Collect rrdcollect output from several hosts to update local RRD files
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rrdcollect-remote - Collect rrdcollect output from several hosts to update local RRD files.


rrdcollect-remote [-MFh] [-c config] [-l logconfig]


rrdcollect-remote is a daemon that uses the rrdcollect ability to print RRD updates commands to its standard output to do updates from a remote machine using a persistent connection. Thus you can centralize rrdcollect outputs of several hosts on a single repository with no need for complex and intrusive file-sharing protocols like NFS or CPU-intensive and inefficiant periodic polling like SNMP and so on.


-c, --conf file

Path to the configuration file. By default, rrdcollect-remote looks into /etc/rrdcollect-remote/rrdcollect-remote.conf file.

-l, --logconf file

Path to the log configuration file. By default, rrdcollect-remote looks into /etc/rrdcollect-remote/log.conf file.

-p, pid-file file

Path to the PID file. By default, rrdcollect-remote uses the /var/run/ file

-v, --version

Print the version number

-M, --m4

Pre-process the configuration file with the macro expansion package m4.

-F, --forground

Don't put rrdcollect-remote process into background.

-h, --help

Print the help message.


If the configuration end with .m4 it will be pre-processed with GNU m4.


Address of the host on which you want grabbe rrdcollect output.

You can add a group information to you host. This information can be usefull for target RRD path generation. You add group info, prepend your host with the group name between brackets (eg: [mygroup]


Number of seconds to wait before retry a connection to the remote host on failure. Default value is 5 seconds.


Path to the base directory for RRD files. You can use some tags that will be changed at runtime like:


short hostname (minus the domain part)


domainname (can be empty)


full hostname


host group (can be empty)


name (RRD filename without the directory part nor the .rrd extension)


RRD filename


RRD full file path (often same as %f)

Default value is /var/lib/rrdcollect-remote/%h/%f.


Path to the log configuration file. Default value is /etc/rrdcollect-remote/rrdcollect-remote.conf.


Path to the PID file. Default value is /var/run/


Enable/disable creation of RRD files when needed. If this option is on, rrdcollect-remote will try to find RRD create information for the missing file in comments of the remote rrdcollect configuration file.

Can be on or off. Default value is On.


How many second to wait for connection timeout.


In order to allow rrdcollect-remote to gather rrdcollect output, you have to setup each machine you want to monitor to output rrdcollect data on a specific port. Default port is 9042 if not specified in the rrdcollect-remote configuration.

The easier want to proceed is to use the super daemon inetd. The inetd line would do the trick:

9042 stream tcp nowait root /usr/sbin/rrdcollect /usr/sbin/rrdcollect -o-

If you need some more security, you can use the tcp wrapper to restrict access to certain IPs (see tcpd man page for more info):

9042 stream tcp nowait root /usr/sbin/tcpd /usr/sbin/rrdcollect -o-


The rrdcollect tool doesn't implement a way to create RRD files. It only update DS of existing RRD files, letting you do the RRD creation work. So rrdcollect-remote use a trick to let you inform it how to create RRD files. It's pretty simple, you just have to put a comment starting with "rrdtool create <file.rrd>" words followed by valid RRD creation arguments. You can break the command if you end the line by a backslash and if the next line (containing the rest of the command) start with a comment character (sharp). Then you can cat the configuration file into the socket just before to start rrdcollect. Thus rrdcollect-remote will keep all lines starting with a sharp (#) and extract rrdcreate <file.rrd> args... commands from them if needed.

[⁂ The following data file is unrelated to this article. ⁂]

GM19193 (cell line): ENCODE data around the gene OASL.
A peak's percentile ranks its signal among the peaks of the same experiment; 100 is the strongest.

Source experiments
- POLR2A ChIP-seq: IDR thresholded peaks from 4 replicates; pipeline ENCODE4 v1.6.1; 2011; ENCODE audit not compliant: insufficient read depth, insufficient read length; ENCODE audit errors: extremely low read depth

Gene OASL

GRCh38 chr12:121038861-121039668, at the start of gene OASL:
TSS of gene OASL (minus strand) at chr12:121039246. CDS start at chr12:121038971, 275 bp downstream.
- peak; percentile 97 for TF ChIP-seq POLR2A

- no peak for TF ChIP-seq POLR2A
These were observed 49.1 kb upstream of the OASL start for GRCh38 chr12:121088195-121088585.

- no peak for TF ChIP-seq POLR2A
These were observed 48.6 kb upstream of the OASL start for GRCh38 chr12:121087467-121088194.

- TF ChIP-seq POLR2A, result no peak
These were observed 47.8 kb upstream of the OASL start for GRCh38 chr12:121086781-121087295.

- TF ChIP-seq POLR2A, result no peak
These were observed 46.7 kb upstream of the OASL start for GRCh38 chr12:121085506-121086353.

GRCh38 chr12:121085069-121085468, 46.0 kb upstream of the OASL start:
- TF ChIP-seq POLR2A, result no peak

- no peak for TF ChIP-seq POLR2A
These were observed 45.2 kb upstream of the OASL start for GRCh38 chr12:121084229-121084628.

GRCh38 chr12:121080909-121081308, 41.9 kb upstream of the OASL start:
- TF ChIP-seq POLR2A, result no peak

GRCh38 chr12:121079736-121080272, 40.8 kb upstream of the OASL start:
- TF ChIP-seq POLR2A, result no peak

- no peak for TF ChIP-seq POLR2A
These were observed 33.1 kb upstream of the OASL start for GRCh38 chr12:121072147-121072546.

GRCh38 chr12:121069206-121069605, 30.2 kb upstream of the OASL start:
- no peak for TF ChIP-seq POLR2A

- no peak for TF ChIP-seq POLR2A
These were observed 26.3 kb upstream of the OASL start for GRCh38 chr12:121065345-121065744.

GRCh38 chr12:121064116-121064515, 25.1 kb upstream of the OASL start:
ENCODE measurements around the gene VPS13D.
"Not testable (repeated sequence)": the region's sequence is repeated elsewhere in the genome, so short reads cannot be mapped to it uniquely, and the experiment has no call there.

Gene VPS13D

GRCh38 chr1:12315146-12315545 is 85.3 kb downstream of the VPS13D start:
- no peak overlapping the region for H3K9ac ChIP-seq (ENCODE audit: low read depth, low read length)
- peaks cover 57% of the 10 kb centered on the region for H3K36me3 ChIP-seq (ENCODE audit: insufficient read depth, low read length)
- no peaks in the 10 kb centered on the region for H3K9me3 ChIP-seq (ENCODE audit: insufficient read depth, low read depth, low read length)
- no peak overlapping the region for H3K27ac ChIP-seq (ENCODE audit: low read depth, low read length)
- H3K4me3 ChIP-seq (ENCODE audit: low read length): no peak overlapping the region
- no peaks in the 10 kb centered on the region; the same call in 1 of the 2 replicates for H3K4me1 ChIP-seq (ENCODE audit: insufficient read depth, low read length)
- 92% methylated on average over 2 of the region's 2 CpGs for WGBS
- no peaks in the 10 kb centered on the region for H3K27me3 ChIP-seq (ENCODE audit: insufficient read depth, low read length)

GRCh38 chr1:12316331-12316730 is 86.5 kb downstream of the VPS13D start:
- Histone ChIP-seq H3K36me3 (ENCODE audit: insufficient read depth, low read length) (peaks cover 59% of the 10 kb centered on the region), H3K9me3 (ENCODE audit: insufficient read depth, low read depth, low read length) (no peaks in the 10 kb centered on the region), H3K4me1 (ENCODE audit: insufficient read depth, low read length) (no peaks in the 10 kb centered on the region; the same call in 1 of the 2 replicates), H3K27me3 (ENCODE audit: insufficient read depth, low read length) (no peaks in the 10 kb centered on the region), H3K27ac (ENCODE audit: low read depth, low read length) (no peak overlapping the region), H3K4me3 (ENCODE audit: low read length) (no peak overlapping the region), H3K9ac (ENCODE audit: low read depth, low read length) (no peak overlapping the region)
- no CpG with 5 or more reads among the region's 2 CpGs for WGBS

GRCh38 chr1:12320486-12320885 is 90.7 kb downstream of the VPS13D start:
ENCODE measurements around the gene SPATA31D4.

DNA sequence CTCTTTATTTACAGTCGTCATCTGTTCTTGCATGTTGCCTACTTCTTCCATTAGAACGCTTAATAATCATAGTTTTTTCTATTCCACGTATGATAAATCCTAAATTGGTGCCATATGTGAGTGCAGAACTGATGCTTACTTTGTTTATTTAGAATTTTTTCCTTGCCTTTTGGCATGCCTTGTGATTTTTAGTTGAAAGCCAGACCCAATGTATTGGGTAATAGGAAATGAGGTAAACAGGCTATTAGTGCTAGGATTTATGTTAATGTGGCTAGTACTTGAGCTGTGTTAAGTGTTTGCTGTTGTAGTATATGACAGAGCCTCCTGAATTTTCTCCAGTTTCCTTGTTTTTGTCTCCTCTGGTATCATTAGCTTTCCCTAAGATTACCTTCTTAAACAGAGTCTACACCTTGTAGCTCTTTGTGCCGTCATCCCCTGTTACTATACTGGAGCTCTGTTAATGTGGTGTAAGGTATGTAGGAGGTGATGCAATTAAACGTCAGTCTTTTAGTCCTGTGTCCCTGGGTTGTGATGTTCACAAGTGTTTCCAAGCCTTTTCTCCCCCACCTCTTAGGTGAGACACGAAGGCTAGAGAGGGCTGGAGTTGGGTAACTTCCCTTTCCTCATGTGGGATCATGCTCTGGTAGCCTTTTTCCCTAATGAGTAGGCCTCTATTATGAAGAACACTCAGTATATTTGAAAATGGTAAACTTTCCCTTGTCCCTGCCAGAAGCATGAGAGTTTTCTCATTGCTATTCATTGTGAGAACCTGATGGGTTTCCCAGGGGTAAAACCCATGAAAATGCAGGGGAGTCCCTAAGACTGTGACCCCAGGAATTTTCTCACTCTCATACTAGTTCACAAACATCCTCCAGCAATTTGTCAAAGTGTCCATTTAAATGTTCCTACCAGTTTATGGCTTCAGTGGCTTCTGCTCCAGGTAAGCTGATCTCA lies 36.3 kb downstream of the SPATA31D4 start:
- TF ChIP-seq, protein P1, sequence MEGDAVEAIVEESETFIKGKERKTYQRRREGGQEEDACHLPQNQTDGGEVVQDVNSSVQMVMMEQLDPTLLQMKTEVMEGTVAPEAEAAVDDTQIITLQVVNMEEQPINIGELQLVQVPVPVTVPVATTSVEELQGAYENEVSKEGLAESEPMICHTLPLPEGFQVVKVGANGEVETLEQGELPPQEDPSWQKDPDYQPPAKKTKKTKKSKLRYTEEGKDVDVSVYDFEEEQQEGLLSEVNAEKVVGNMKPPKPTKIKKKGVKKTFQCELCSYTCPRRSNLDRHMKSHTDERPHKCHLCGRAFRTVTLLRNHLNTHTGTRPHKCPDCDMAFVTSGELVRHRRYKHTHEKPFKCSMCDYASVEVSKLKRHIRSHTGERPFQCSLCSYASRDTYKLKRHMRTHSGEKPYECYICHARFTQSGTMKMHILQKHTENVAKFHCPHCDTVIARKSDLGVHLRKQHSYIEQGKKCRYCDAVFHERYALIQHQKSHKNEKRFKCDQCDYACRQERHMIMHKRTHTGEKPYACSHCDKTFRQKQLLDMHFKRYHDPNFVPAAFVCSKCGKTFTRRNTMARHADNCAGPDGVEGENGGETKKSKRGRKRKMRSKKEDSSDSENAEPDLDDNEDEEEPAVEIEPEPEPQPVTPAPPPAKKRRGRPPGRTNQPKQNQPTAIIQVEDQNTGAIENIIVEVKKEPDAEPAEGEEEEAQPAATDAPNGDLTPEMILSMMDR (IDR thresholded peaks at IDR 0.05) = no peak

You can use the special character "#" in the filename to match one or more numbers in the file (see example).

Exemple of valid RRD create info:

# Auto-RRD-Create Example
# rrdtool create test.rrd --step 5 \
#     DS:foobar:GAUGE:2:0:U \
#     RRA:AVERAGE:0.5:1:18000

"foobar: %d"            test.rrd:foobar

# Pattern example
# rrdtool create cpu#-stat.rrd --step 5 \
#     DS:user:COUNTER:60:0:U \
#     DS:nice:COUNTER:60:0:U \
#     DS:system:COUNTER:60:0:U \
#     DS:idle:COUNTER:60:0:U \
#     RRA:AVERAGE:0.5:1:18000

"cpu0 %d %d %d %d" cpu0-stat.rrd:user,nice,system,idle
"cpu1 %d %d %d %d" cpu1-stat.rrd:user,nice,system,idle
"cpu2 %d %d %d %d" cpu2-stat.rrd:user,nice,system,idle
"cpu3 %d %d %d %d" cpu3-stat.rrd:user,nice,system,idle

Example of script you can launch from inetd to allow auto-creation:

grep '^#' /etc/rrdcollect.conf
exec /usr/sbin/rrdcollect -o- -c /etc/rrdcollect.conf


See Log::Log4perl


See example directory from the source tree.


rrdcollect, rrdtool, Log::Log4perl, perl


Olivier Poitrey <>


This program is free software; you can redistribute it and/or modify it under the terms of the GNU General Public License as published by the Free Software Foundation; either version 2 of the License, or (at your option) any later version.

This program is distributed in the hope that it will be useful, but WITHOUT ANY WARRANTY; without even the implied warranty of MERCHANTABILITY or FITNESS FOR A PARTICULAR PURPOSE. See the GNU General Public License for more details.

You should have received a copy of the GNU General Public License along with this program; if not, write to the Free Software Foundation, Inc., 59 Temple Place, Suite 330, Boston, MA 02111-1307 USA


Copyright (C) 2004 - Olivier Poitrey